Not only does this approach mitigate flood damage, polluted runoff normally drained via pipes into lakes and rivers is instead filtered and cleaned as it sinks through the ground, helping compensate the extensive loss of wetlands to development.

Other low-cost innovations include home driveway designs and materials that allow most precipitation to be absorbed instead of running onto streets and roads.

Another idea is to allow the intentional flooding of low-lying parks, farm fields or golf course for a week or two during major rain events to prevent flooding in urban areas. Says Dr. Schreier: "It is cheaper to compensate landowners than to scale up municipal water infrastructure."

Among other experts expected:

  • American microbiologist Rita Colwell, Chief Scientist at Canon US Life Sciences, former Director of the US National Science Foundation, and winner of the 2010 Stockholm Water Prize.

    She warns that "extreme weather events associated with global warming can lead to a breakdown in sanitation, sewage treatment plants and water treatment systems."

    "Indeed, because the bacteria are part of the natural environment, we could again begin to see epidemics of cholera in the U.S. and in Europe that we haven't seen in almost 100 years," she adds.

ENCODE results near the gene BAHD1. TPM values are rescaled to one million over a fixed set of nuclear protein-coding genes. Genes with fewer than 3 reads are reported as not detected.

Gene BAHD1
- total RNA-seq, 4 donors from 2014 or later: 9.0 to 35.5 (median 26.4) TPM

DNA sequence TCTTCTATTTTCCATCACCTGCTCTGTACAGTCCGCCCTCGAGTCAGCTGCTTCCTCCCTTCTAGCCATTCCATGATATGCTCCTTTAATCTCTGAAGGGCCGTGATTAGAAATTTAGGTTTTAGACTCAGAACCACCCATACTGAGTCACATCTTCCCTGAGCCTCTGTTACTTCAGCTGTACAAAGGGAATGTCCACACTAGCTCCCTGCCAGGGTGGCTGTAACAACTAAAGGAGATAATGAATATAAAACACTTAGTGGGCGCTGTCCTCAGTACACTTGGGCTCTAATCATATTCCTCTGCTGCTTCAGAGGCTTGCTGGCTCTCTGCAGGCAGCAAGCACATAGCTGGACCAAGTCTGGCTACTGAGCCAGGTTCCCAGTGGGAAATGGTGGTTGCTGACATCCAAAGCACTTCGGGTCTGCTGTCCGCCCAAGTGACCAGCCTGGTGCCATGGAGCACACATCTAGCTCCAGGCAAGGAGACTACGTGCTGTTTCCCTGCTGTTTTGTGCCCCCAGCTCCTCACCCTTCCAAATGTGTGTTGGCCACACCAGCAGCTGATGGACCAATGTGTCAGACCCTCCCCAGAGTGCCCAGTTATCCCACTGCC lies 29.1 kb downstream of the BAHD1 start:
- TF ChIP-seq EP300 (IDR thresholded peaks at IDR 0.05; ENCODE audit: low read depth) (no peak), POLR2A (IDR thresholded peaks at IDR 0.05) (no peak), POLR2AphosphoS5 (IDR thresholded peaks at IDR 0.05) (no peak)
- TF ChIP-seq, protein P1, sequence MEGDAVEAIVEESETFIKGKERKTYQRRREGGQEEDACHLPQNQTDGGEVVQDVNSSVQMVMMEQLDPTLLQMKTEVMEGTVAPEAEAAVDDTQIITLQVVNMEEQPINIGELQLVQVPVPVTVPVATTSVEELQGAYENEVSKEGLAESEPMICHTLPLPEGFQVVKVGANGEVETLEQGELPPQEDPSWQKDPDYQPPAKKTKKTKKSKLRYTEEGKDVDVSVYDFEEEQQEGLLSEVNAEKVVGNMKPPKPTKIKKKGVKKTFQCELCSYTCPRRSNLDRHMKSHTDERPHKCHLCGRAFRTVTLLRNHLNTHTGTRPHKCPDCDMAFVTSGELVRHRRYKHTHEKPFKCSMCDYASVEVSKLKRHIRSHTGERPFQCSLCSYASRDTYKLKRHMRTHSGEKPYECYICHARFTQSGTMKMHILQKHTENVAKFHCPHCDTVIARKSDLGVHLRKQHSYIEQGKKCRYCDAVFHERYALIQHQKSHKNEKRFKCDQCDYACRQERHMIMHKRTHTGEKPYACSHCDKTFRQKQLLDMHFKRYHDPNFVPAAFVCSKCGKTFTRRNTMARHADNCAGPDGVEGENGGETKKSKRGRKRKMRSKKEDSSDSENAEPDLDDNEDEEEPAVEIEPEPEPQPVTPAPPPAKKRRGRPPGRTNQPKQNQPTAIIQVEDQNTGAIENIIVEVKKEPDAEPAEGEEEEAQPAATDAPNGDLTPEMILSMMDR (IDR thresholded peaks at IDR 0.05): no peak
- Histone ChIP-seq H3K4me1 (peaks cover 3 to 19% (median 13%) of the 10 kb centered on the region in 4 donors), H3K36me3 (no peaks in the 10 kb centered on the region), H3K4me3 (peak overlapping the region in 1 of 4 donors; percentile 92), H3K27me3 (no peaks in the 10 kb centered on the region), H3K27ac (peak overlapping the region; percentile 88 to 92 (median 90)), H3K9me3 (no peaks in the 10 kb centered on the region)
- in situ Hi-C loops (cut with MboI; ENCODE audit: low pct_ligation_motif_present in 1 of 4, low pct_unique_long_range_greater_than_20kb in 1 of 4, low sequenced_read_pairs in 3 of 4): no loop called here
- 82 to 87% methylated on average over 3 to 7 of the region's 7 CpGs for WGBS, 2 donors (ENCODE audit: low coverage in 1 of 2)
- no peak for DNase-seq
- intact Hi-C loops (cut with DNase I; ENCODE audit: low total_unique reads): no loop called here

"To prepare, we need to understand the ecology of these infective agents in the natural environment as part of the environment that we humans inhabit in order to explain, understand, and prevent infectious diseases."

  • Judy Isaac-Renton, Professor, University of British Columbia, and Director, Public Health Laboratory Director, British Columbia Centre for Disease Control.

    She and a team of scientists working in the labs at BCCDC, along with social scientists and other partners across Canada, are pioneering the application of genetic science to water quality assessment.

    "We have very little knowledge of microbial life in water, but with new genetic tools we can analyze all the DNA in a water sample to get a rapid assessment of health risks," she says.

    "Until now, safe water testing has relied on a century-old technology of growing bacteria in a lab to see whether anything harmful is there. It's effective but slow and tedious. The new 'meta-genomics' technology offers not only the possibility of rapid safety assessments, but also the ability to detect and determine the origins of contaminants in waterways."

  • Scientist Pierre Payment of Quebec's Institut National de la Recherche Scientifique, leader of a group of national and international experts developing a novel way to monitor and control the risk of waterborne diseases due to harmful microbes.